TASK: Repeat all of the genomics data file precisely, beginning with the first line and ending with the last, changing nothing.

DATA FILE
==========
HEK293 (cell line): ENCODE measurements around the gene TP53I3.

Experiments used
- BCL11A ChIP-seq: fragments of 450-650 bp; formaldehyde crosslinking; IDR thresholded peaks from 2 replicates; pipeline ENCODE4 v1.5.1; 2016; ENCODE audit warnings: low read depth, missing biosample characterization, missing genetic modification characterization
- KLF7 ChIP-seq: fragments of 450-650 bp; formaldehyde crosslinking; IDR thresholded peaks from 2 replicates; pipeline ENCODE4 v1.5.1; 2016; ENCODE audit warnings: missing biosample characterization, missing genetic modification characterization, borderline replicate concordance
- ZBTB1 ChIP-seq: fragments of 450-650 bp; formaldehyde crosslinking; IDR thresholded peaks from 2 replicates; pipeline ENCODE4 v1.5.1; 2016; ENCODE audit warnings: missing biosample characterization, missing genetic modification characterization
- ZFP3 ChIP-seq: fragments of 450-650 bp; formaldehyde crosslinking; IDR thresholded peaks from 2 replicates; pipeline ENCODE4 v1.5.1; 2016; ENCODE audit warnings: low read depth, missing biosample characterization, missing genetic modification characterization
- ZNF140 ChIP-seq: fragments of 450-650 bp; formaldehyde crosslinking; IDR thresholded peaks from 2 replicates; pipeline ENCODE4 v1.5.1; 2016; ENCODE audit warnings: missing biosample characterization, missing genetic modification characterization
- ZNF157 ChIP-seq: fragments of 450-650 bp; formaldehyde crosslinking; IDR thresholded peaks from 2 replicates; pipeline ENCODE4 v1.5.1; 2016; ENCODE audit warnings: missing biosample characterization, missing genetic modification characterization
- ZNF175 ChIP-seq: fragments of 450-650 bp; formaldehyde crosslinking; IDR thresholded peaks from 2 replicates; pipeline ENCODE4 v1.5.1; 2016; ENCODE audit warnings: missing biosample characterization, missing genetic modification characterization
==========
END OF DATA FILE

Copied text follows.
HEK293 (cell line): ENCODE measurements around the gene TP53I3.

Experiments used
- BCL11A ChIP-seq: fragments of 450-650 bp; formaldehyde crosslinking; IDR thresholded peaks from 2 replicates; pipeline ENCODE4 v1.5.1; 2016; ENCODE audit warnings: low read depth, missing biosample characterization, missing genetic modification characterization
- KLF7 ChIP-seq: fragments of 450-650 bp; formaldehyde crosslinking; IDR thresholded peaks from 2 replicates; pipeline ENCODE4 v1.5.1; 2016; ENCODE audit warnings: missing biosample characterization, missing genetic modification characterization, borderline replicate concordance
- ZBTB1 ChIP-seq: fragments of 450-650 bp; formaldehyde crosslinking; IDR thresholded peaks from 2 replicates; pipeline ENCODE4 v1.5.1; 2016; ENCODE audit warnings: missing biosample characterization, missing genetic modification characterization
- ZFP3 ChIP-seq: fragments of 450-650 bp; formaldehyde crosslinking; IDR thresholded peaks from 2 replicates; pipeline ENCODE4 v1.5.1; 2016; ENCODE audit warnings: low read depth, missing biosample characterization, missing genetic modification characterization
- ZNF140 ChIP-seq: fragments of 450-650 bp; formaldehyde crosslinking; IDR thresholded peaks from 2 replicates; pipeline ENCODE4 v1.5.1; 2016; ENCODE audit warnings: missing biosample characterization, missing genetic modification characterization
- ZNF157 ChIP-seq: fragments of 450-650 bp; formaldehyde crosslinking; IDR thresholded peaks from 2 replicates; pipeline ENCODE4 v1.5.1; 2016; ENCODE audit warnings: missing biosample characterization, missing genetic modification characterization
- ZNF175 ChIP-seq: fragments of 450-650 bp; formaldehyde crosslinking; IDR thresholded peaks from 2 replicates; pipeline ENCODE4 v1.5.1; 2016; ENCODE audit warnings: missing biosample characterization, missing genetic modification characterization